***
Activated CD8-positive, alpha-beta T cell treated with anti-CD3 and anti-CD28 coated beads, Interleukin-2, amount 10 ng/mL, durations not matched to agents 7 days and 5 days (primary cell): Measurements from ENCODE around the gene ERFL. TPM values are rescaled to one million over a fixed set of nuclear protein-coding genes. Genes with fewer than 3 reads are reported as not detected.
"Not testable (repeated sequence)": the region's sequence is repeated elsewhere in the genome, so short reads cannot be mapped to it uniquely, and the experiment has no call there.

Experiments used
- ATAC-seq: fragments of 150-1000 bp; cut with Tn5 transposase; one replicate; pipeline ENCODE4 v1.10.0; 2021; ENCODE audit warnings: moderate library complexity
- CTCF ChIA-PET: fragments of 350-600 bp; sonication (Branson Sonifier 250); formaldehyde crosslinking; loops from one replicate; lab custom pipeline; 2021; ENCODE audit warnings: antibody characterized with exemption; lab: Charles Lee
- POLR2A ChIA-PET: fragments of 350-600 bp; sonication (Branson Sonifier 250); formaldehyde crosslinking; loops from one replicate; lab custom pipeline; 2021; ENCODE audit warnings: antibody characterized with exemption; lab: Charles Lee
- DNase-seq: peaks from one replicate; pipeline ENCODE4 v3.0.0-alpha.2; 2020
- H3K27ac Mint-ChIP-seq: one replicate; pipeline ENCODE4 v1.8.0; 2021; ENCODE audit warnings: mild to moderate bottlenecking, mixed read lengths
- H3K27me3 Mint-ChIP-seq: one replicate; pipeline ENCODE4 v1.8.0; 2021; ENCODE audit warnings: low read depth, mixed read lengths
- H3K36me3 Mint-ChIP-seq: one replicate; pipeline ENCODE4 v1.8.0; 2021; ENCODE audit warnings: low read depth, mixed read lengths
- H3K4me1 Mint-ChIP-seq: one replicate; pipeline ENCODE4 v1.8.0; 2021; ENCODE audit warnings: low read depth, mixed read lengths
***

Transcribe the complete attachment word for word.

Activated CD8-positive, alpha-beta T cell treated with anti-CD3 and anti-CD28 coated beads, Interleukin-2, amount 10 ng/mL, durations not matched to agents 7 days and 5 days (primary cell): Measurements from ENCODE around the gene ERFL. TPM values are rescaled to one million over a fixed set of nuclear protein-coding genes. Genes with fewer than 3 reads are reported as not detected.
"Not testable (repeated sequence)": the region's sequence is repeated elsewhere in the genome, so short reads cannot be mapped to it uniquely, and the experiment has no call there.

Experiments used
- ATAC-seq: fragments of 150-1000 bp; cut with Tn5 transposase; one replicate; pipeline ENCODE4 v1.10.0; 2021; ENCODE audit warnings: moderate library complexity
- CTCF ChIA-PET: fragments of 350-600 bp; sonication (Branson Sonifier 250); formaldehyde crosslinking; loops from one replicate; lab custom pipeline; 2021; ENCODE audit warnings: antibody characterized with exemption; lab: Charles Lee
- POLR2A ChIA-PET: fragments of 350-600 bp; sonication (Branson Sonifier 250); formaldehyde crosslinking; loops from one replicate; lab custom pipeline; 2021; ENCODE audit warnings: antibody characterized with exemption; lab: Charles Lee
- DNase-seq: peaks from one replicate; pipeline ENCODE4 v3.0.0-alpha.2; 2020
- H3K27ac Mint-ChIP-seq: one replicate; pipeline ENCODE4 v1.8.0; 2021; ENCODE audit warnings: mild to moderate bottlenecking, mixed read lengths
- H3K27me3 Mint-ChIP-seq: one replicate; pipeline ENCODE4 v1.8.0; 2021; ENCODE audit warnings: low read depth, mixed read lengths
- H3K36me3 Mint-ChIP-seq: one replicate; pipeline ENCODE4 v1.8.0; 2021; ENCODE audit warnings: low read depth, mixed read lengths
- H3K4me1 Mint-ChIP-seq: one replicate; pipeline ENCODE4 v1.8.0; 2021; ENCODE audit warnings: low read depth, mixed read lengths